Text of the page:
“What's that say,” Leahy-Hu asked, grabbing hold of Harmon's hand to steady the light.
“Shmrg?” She looked at me a scowl. “What the hell does that mean?!”
Buzz almost froze at the sight of it.
Chief Harmon thought it referred to the evil Soviet spy agency in some of the James Bond movies from the '70s.
“No,” Leahy-Hu said, “that's SMERSH. And SHMRF would be those blue cartoon creatures, I guess. This, I'm thinking, has some musical significance – am I right, professor?”
“You would, of course, be correct, Director. It's a system some music teachers use to open their students' minds when listening to music analytically. If they can focus on one topic at a time or, hearing something they want to make note of, they can place it in the column of a certain topic.”
Harmon asked, “like bingo?”
I chuckled. “In a way, yes, but without any prizes. It was developed in 1970 by a musicologist named Jan LaRue for stylistic analysis. Robertson and I had used it in our ear-training courses when we taught in college, part of a junior-level ear-training course he and I had developed to help students organize their thoughts when listening to a piece of music. It helps them identify stylistic characteristics of a particular piece so they can make a more informed guess about when a piece might have been composed or by whom. It also just gets them to listen more carefully, trying to describe a piece of music and taking all of these observations into consideration when talking about it later. You'd be surprised how many musicians don't really know how to listen to music!”
“But what does it stand for? – I know SMERSH is an acronym for Smyert' Shpionem or Death to Spies.” Leahy-Hu was about to wax nostalgic for her days in the CIA.
“LaRue grouped the different things you could listen for into these five categories – Sonority, Harmony, Melody, Rhythm and Growth, adding as an afterthought T for Text if there are words involved.”
“Clever. Not quite so evil-sounding, then...” She sounded almost disappointed.
“Depends on which end of the pop quiz you were on,” Buzz confessed, remembering back to his days in my Form and Analysis class. SHMRG was the bane of his existence, that semester.
“It was a step on the way to discovery – or at least, discovering more about the music you'd be listening to. Admit it, Buzz, you've used it when you've gone to concerts – maybe not writing it down, but cataloging it in your mind, making note of different facts and observations you've heard?”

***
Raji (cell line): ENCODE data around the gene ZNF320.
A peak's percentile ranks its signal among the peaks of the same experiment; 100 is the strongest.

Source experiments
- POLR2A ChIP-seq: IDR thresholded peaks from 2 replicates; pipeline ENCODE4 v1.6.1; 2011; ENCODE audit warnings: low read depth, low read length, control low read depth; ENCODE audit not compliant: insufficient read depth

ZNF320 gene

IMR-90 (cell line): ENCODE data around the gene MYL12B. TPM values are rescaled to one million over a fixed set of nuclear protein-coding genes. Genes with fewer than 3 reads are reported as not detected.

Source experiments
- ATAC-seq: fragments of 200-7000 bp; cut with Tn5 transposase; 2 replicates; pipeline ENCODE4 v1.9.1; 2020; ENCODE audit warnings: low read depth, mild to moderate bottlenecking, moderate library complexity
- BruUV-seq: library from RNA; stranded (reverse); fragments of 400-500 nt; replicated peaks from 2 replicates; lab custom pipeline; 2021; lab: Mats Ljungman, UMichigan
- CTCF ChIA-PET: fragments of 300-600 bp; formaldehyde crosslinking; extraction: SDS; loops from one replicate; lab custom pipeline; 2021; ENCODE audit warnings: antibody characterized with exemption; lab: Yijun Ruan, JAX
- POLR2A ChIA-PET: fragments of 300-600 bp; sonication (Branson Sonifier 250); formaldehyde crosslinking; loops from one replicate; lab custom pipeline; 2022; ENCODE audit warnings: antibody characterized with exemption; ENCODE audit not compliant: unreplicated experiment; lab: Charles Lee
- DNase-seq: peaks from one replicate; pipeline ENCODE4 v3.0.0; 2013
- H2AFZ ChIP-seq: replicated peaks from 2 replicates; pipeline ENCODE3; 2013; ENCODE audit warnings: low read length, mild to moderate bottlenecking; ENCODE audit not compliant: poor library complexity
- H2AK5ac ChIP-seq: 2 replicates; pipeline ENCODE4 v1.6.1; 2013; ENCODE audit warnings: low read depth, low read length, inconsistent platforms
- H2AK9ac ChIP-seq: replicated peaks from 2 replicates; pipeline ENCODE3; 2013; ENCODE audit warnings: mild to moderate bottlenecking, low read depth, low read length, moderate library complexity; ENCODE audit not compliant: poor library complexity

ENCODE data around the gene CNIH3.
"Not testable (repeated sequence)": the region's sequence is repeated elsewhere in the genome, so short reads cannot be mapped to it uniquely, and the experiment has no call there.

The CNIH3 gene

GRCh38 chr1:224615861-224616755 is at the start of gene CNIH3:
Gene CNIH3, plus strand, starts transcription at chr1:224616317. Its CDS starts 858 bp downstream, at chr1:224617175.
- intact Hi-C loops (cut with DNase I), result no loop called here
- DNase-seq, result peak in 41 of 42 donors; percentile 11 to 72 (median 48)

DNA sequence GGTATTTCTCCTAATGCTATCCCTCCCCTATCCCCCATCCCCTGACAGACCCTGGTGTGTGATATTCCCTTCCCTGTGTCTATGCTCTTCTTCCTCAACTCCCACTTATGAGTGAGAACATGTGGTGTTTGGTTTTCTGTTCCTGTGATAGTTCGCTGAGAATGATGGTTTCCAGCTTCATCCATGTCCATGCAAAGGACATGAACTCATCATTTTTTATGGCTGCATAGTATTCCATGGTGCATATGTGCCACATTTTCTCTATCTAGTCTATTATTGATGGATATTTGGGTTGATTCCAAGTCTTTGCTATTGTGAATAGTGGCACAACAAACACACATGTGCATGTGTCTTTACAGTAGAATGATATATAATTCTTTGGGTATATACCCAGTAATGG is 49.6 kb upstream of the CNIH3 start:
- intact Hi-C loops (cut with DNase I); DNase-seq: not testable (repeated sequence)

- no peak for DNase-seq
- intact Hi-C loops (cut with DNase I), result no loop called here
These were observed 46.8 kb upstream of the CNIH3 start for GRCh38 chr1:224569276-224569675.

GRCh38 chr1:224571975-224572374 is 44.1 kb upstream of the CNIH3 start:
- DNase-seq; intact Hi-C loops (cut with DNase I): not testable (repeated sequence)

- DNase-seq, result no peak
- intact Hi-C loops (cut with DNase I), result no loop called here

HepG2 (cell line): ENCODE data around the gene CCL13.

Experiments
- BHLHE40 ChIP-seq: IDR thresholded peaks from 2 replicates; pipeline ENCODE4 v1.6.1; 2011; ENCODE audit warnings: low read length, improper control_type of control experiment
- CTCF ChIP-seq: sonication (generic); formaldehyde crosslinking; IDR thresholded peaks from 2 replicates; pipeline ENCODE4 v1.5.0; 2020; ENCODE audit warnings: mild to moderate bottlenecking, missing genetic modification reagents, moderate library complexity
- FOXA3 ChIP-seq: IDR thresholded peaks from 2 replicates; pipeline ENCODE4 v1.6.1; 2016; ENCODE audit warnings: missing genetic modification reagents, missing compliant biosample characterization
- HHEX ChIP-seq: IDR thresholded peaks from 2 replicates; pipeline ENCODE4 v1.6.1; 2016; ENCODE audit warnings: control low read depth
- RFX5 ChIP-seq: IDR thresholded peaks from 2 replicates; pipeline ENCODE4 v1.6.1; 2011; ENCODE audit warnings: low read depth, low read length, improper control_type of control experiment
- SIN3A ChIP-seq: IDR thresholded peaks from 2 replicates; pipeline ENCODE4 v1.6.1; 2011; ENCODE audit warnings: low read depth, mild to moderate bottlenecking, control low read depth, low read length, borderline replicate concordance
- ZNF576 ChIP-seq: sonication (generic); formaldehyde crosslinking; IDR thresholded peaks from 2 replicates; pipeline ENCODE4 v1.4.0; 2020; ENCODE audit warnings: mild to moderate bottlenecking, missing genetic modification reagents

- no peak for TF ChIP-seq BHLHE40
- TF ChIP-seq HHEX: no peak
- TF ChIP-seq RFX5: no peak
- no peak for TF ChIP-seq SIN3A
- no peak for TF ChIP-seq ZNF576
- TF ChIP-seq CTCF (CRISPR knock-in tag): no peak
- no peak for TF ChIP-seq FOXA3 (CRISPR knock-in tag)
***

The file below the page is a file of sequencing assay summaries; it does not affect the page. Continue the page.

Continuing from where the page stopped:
“Yeah, you're right. In fact, wasn't that what we were doing on the trip in here, playing 'What Makes It Bad' with that hunting-horn overture?”
“Uh, well, yes, actually,” I said, trying to deflect what could only get us off-topic, at this point.
“Whatever,” Leahy-Hu said. “And you know what my next question is going to be, professor?”
“You know, we haven't had dinner yet,” Buzz said as he turned and looked at me. Apparently the pop-corn was proving too tempting.
“I assume you're going to ask me what it's doing on the wall of Robertson's secret practice room,” I said, trying desperately to ignore Buzz's observation.
“There was also another association Robertson and I had with SHMRG but I'm afraid it's another Latin quote.”
“Another canonic clue?”
“Not directly. It was something he made up along the way. He used it as a kind of epigram on all his class material at least for a few years: not sure I can remember it exactly...” The thought that it might have any bearing on the case was limited, considering the only people who would know it were me and a handful of his students who might bother to remember it.
“Sapientia hortat mentem requiere gradus,” pointing at the wall as I spoke, as if inscribing it onto the plaster myself. “Yes, I think that's it. Sapientia hortat mentem requiere gradus.”
Leahy-Hu counted out the letters of the acronym on the fingers of her right hand. “Okay. And...?”
“Oh, sorry. Wisdom urges the mind... to seek the steps.”
“So you're saying we should be looking for more steps? Like through a secret portal that would lead to a stairway at the bottom of which we would find the answers to the ancient mysteries?”
“That, I think, would be more of a leap than a step. I really don't think Robertson was talking about a specific set of steps, rather just the steps in the process of examining everything in front of us to attain the knowledge each of us sought in becoming a musician. The whole process was one of...”
“HOLY CRAP!” Buzz shouted, pointing at the back wall as Leahy-Hu jumped almost a foot in the air.
At that moment, a light draft had come out of nowhere and the tapestry billowed just slightly. In the dim light of Harmon's flashlight, I couldn't be sure if it was a shadow or caused by the flickering of his rapidly fading batteries, but Harmon marched quickly across the room and pulled the fabric aside. It nearly crumbled in his hand.
Behind it was a niche in the wall, about waist-high – well, unless you were Director Leahy-Hu – and just a couple of feet square. In it stood three objects. Immediately recognizing two of them, I felt I had been knocked sideways.
Mostly, it amazed me that, perhaps, Leahy-Hu and our alleged maniac might be right. Was Robertson Sullivan using this space to hide the ancient mysteries of music? Was this in fact the portal they had been talking about?
One looked like a stone tablet, the kind that would have had the Ten Commandments carved on it. The other was clearly a pyramid. The third, however, was too obscure to identify.
- - - - - - -
to be continued...
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The Lost Chord, a Music Appreciation Thriller, is a full-length novel written by Dick Strawser and is a musical parody of Dan Brown's The Lost Symbol. It is being serialized on this blog: watch for the next segment on Monday, August 2nd.